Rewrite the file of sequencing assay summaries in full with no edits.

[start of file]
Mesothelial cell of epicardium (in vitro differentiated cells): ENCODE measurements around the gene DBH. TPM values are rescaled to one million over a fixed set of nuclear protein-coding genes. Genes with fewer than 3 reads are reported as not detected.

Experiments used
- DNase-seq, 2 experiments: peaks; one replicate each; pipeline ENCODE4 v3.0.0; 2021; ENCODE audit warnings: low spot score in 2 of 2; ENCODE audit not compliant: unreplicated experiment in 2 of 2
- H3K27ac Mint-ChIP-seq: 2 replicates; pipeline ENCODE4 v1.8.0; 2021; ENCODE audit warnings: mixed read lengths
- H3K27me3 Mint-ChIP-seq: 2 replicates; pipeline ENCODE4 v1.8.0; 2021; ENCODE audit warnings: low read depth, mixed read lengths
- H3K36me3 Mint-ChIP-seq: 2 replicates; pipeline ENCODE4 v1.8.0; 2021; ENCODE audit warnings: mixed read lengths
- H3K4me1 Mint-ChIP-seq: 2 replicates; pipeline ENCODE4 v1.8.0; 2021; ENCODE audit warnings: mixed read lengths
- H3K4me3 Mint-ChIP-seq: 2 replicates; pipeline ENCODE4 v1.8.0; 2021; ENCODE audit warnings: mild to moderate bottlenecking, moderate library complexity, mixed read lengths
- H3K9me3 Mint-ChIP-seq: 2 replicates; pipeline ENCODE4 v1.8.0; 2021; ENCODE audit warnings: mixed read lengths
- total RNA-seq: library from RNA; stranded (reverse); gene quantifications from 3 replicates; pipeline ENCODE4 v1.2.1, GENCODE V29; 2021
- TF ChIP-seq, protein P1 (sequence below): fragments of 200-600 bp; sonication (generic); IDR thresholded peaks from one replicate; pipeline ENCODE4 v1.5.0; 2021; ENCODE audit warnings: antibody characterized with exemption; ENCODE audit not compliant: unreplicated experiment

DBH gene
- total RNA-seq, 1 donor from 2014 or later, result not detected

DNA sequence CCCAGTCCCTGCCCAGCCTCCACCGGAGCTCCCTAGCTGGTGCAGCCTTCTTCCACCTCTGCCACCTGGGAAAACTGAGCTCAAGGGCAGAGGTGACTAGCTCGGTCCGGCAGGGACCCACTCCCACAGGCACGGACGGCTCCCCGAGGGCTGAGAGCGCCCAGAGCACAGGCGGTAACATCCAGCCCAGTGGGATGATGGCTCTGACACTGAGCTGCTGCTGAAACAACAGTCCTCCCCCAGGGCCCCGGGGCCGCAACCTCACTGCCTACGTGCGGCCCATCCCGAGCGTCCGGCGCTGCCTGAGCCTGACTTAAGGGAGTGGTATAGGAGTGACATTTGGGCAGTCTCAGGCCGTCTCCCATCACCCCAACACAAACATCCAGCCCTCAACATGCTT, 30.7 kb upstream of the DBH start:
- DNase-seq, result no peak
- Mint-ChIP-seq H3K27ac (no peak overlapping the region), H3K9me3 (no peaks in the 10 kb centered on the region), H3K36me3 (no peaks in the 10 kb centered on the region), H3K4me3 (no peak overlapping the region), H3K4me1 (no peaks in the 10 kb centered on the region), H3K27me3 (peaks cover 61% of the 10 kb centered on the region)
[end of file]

Mesothelial cell of epicardium (in vitro differentiated cells): ENCODE measurements around the gene DBH. TPM values are rescaled to one million over a fixed set of nuclear protein-coding genes. Genes with fewer than 3 reads are reported as not detected.

Experiments used
- DNase-seq, 2 experiments: peaks; one replicate each; pipeline ENCODE4 v3.0.0; 2021; ENCODE audit warnings: low spot score in 2 of 2; ENCODE audit not compliant: unreplicated experiment in 2 of 2
- H3K27ac Mint-ChIP-seq: 2 replicates; pipeline ENCODE4 v1.8.0; 2021; ENCODE audit warnings: mixed read lengths
- H3K27me3 Mint-ChIP-seq: 2 replicates; pipeline ENCODE4 v1.8.0; 2021; ENCODE audit warnings: low read depth, mixed read lengths
- H3K36me3 Mint-ChIP-seq: 2 replicates; pipeline ENCODE4 v1.8.0; 2021; ENCODE audit warnings: mixed read lengths
- H3K4me1 Mint-ChIP-seq: 2 replicates; pipeline ENCODE4 v1.8.0; 2021; ENCODE audit warnings: mixed read lengths
- H3K4me3 Mint-ChIP-seq: 2 replicates; pipeline ENCODE4 v1.8.0; 2021; ENCODE audit warnings: mild to moderate bottlenecking, moderate library complexity, mixed read lengths
- H3K9me3 Mint-ChIP-seq: 2 replicates; pipeline ENCODE4 v1.8.0; 2021; ENCODE audit warnings: mixed read lengths
- total RNA-seq: library from RNA; stranded (reverse); gene quantifications from 3 replicates; pipeline ENCODE4 v1.2.1, GENCODE V29; 2021
- TF ChIP-seq, protein P1 (sequence below): fragments of 200-600 bp; sonication (generic); IDR thresholded peaks from one replicate; pipeline ENCODE4 v1.5.0; 2021; ENCODE audit warnings: antibody characterized with exemption; ENCODE audit not compliant: unreplicated experiment

DBH gene
- total RNA-seq, 1 donor from 2014 or later, result not detected

DNA sequence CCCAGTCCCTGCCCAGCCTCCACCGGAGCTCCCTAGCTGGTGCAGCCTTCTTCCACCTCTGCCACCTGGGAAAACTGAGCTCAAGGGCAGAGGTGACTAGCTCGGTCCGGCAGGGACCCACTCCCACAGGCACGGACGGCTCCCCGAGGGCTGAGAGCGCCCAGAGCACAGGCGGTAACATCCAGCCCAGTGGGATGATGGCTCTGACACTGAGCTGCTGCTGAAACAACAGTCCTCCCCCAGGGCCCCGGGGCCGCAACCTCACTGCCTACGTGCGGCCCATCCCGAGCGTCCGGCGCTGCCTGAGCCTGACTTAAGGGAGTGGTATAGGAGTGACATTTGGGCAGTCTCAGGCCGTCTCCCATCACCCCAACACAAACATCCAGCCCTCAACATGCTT, 30.7 kb upstream of the DBH start:
- DNase-seq, result no peak
- Mint-ChIP-seq H3K27ac (no peak overlapping the region), H3K9me3 (no peaks in the 10 kb centered on the region), H3K36me3 (no peaks in the 10 kb centered on the region), H3K4me3 (no peak overlapping the region), H3K4me1 (no peaks in the 10 kb centered on the region), H3K27me3 (peaks cover 61% of the 10 kb centered on the region)